man keeps his own counsel, and spins no yarns. When I closed my eyes, I heard a gale, subsiding at last,

Villette by Charlotte Bront

bearing upon the house-front like a settling swell upon a he trod carefully, not to wake the sleeper; he also spoke
rock-base. I heard it drawn and withdrawn far, far off, low: his mellow voice never had any sharpness in it; modu-
like a tide retiring from a shore of the upper worlda lated as at present, it was calculated rather to soothe
world so high above that the rush of its largest waves, than startle slumber.
the dash of its fiercest breakers, could sound down in This is a quiet little chteau, he observed, after in-
this submarine home, only like murmurs and a lullaby. viting me to sit near the casement. I dont know whether
Amidst these dreams came evening, and then Martha you may have noticed it in your walks: though, indeed,
brought a light; with her aid I was quickly dressed, and from the chausse it is not visible; just a mile beyond the
stronger now than in the morning, I made my way down Porte de Crcy, you turn down a lane which soon becomes
to the blue saloon unassisted. an avenue, and that leads you on, through meadow and
Dr. John, it appears, had concluded his round of profes- shade, to the very door of this house. It is not a modern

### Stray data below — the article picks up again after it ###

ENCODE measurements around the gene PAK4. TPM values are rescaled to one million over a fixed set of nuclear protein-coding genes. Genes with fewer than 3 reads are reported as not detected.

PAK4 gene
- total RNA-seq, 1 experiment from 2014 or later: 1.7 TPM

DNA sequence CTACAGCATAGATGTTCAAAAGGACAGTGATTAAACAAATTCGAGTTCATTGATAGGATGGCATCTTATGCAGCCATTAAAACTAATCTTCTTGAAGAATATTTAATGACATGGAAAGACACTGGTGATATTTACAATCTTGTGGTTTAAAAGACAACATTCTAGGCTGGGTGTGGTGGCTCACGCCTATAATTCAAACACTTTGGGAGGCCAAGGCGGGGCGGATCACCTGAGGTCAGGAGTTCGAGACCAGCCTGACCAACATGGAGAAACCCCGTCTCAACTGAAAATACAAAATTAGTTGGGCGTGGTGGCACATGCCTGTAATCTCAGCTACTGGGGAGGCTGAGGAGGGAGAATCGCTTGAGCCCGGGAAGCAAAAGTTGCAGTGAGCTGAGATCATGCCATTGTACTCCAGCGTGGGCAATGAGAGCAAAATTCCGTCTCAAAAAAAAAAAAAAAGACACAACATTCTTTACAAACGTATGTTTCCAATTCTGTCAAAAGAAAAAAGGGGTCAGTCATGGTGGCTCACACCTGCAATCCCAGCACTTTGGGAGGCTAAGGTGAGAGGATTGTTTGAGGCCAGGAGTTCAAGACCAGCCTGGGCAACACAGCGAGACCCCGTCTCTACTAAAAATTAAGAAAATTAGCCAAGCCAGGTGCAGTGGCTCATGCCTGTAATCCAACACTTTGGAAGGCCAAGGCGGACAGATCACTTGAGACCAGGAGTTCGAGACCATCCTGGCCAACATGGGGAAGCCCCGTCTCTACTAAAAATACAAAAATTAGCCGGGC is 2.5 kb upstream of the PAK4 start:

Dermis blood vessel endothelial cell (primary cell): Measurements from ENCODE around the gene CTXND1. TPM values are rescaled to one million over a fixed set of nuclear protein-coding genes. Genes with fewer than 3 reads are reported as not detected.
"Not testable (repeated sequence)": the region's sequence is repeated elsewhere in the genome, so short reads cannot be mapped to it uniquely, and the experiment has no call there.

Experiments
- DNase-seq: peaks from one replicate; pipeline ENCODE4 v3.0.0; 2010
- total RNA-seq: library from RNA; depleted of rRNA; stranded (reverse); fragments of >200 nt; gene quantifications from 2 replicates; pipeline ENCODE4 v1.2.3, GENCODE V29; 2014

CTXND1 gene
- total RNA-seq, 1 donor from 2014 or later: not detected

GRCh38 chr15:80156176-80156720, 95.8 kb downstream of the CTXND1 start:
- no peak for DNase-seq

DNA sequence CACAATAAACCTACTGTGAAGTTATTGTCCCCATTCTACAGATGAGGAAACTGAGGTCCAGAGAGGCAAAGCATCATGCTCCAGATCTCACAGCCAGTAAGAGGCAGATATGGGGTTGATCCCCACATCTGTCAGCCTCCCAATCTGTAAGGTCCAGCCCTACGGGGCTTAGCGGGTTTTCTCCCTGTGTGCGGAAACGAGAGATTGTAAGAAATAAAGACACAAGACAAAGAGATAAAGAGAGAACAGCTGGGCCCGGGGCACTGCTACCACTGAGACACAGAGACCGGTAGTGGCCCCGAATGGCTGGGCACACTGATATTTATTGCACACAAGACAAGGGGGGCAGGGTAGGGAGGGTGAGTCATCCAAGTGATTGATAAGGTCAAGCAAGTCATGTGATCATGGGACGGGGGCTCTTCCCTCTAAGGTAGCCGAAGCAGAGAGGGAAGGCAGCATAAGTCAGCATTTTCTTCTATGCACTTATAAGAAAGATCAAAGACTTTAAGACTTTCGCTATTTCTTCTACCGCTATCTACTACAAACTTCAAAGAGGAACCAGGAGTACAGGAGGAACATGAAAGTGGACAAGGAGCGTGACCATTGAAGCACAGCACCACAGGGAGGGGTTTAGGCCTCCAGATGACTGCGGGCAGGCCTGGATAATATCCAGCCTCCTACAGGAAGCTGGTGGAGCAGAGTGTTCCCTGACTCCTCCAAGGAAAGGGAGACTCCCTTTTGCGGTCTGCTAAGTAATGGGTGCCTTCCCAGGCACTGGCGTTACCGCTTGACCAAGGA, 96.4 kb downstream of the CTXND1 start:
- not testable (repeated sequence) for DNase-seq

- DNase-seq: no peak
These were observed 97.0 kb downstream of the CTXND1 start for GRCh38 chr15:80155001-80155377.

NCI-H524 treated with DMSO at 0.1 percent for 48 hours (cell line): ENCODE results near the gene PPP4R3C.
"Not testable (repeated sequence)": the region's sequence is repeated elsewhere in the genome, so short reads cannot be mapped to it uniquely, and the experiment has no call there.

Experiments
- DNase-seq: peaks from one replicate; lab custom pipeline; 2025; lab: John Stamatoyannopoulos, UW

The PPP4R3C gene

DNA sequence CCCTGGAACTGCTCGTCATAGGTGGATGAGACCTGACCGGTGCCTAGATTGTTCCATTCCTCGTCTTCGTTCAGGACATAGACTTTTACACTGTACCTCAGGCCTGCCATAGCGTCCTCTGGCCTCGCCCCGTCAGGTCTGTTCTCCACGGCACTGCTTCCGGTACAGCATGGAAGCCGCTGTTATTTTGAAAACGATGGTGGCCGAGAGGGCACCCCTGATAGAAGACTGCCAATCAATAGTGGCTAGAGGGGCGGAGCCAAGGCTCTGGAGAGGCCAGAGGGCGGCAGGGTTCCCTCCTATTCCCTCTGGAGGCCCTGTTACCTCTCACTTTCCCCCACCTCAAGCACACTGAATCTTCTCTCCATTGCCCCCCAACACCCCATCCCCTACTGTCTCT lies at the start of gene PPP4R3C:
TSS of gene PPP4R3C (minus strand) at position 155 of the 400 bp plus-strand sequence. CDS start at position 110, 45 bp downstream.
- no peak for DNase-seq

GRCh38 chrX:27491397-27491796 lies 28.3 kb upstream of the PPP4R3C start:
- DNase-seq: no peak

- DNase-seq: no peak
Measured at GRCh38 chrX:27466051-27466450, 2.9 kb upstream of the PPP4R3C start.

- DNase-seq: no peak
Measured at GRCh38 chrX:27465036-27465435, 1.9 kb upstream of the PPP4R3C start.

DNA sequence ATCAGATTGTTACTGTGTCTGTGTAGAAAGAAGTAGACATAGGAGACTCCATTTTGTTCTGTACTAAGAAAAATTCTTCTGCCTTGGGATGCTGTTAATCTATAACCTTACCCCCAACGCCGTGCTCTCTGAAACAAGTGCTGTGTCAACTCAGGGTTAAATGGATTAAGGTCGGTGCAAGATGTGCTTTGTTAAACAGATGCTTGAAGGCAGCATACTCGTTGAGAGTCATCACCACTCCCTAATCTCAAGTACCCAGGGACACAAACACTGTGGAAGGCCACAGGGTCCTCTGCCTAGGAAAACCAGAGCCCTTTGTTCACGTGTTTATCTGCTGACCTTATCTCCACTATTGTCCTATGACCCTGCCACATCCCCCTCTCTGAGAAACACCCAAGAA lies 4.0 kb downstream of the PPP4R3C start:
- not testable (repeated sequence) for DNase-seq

sional calls earlier than usual; his form was the first object place, but built somewhat in the old style of the Basse-
that met my eyes as I entered the parlour; he stood in that Ville. It is rather a manoir than a chteau; they call it La
window-recess opposite the door, reading the close type of Terrasse, because its front rises from a broad turfed walk,
a newspaper by such dull light as closing day yet gave. The whence steps lead down a grassy slope to the avenue.
fire shone clear, but the lamp stood on the table unlit, and See yonder! The moon rises: she looks well through the
tea was not yet brought up. tree-boles.
As to Mrs. Bretton, my active godmotherwho, I after- Where, indeed, does the moon not look well? What is
wards found, had been out in the open air all daylay the scene, confined or expansive, which her orb does not
half-reclined in her deep-cushioned chair, actually lost hallow? Rosy or fiery, she mounted now above a not dis-
in a nap. Her son seeing me, came forward. I noticed that tant bank; even while we watched her flushed ascent,

Villette by Charlotte Bront

she cleared to gold, and in very brief space, floated up down, I went to the Rue Fossette, and told the cuisinire
stainless into a now calm sky. Did moonlight soften or that you were safe and in good hands. Do you know that
sadden Dr. Bretton? Did it touch him with romance? I I actually found that she had not yet discovered your
think it did. Albeit of no sighing mood, he sighed in absence from the house: she thought you safe in the
watching it: sighed to himself quietly. No need to ponder great dormitory. With what care you must have been
the cause or the course of that sigh; I knew it was wak- waited on!
ened by beauty; I knew it pursued Ginevra. Knowing this, Oh! all that is very conceivable, said I. Goton could